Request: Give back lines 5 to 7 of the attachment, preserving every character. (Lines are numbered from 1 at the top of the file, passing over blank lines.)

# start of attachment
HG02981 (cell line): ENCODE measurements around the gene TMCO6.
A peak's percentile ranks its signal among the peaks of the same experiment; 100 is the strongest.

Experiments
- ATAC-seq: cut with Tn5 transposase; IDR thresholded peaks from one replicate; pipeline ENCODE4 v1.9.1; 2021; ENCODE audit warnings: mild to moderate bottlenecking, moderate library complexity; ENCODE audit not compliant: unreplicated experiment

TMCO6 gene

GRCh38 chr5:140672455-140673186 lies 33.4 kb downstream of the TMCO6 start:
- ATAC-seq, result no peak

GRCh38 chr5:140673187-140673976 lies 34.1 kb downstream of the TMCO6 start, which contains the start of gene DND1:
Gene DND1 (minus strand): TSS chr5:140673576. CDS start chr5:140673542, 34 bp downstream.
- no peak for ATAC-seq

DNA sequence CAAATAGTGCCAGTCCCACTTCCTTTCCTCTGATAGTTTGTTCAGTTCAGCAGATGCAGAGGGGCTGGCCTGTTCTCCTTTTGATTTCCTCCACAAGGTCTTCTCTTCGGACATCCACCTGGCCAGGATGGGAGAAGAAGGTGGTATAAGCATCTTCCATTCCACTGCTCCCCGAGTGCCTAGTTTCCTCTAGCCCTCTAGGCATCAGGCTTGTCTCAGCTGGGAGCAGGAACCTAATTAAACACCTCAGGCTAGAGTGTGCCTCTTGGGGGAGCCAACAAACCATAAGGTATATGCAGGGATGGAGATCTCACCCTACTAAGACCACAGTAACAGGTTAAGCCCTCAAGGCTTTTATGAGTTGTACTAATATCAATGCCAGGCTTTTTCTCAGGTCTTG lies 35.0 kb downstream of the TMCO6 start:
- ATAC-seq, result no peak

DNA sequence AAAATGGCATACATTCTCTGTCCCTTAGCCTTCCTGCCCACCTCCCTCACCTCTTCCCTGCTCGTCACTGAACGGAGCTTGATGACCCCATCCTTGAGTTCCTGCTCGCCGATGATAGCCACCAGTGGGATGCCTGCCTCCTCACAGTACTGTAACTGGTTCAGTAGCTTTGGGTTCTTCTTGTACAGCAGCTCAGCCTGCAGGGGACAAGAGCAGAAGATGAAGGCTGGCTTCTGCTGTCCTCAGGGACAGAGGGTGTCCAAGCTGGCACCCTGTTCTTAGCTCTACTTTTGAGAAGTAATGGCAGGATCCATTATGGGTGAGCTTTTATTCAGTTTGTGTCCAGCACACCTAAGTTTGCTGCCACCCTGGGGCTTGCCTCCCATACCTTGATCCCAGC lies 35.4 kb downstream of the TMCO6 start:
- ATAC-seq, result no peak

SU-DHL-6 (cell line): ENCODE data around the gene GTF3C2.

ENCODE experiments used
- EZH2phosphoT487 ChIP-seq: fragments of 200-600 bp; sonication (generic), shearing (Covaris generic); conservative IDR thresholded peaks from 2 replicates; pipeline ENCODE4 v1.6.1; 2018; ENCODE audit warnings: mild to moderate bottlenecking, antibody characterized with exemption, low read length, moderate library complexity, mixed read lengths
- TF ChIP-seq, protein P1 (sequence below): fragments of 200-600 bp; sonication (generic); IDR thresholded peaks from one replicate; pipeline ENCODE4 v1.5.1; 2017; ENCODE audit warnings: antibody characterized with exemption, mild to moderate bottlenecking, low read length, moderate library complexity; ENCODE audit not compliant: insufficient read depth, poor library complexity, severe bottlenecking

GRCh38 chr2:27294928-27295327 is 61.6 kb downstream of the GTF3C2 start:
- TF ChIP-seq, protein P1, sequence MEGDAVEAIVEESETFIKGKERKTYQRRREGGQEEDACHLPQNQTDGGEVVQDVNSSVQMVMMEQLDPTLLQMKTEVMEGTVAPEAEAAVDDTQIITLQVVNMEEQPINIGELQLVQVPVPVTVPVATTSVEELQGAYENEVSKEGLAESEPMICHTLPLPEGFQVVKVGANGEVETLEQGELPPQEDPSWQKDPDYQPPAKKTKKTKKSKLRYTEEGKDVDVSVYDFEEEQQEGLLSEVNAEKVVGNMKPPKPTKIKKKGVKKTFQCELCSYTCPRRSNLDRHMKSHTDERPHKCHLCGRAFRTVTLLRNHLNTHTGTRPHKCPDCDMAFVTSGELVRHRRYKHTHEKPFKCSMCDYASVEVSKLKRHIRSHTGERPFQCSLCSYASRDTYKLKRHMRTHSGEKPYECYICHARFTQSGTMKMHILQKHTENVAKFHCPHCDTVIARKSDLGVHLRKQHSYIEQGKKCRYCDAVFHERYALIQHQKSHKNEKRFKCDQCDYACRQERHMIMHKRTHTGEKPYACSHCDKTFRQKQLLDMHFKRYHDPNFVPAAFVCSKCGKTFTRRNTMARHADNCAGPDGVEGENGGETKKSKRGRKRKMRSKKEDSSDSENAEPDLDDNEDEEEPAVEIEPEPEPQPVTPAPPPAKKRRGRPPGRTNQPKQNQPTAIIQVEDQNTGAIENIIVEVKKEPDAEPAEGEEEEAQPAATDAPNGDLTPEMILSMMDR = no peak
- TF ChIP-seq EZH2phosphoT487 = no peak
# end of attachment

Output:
TMCO6 gene

GRCh38 chr5:140672455-140673186 lies 33.4 kb downstream of the TMCO6 start:
- ATAC-seq, result no peak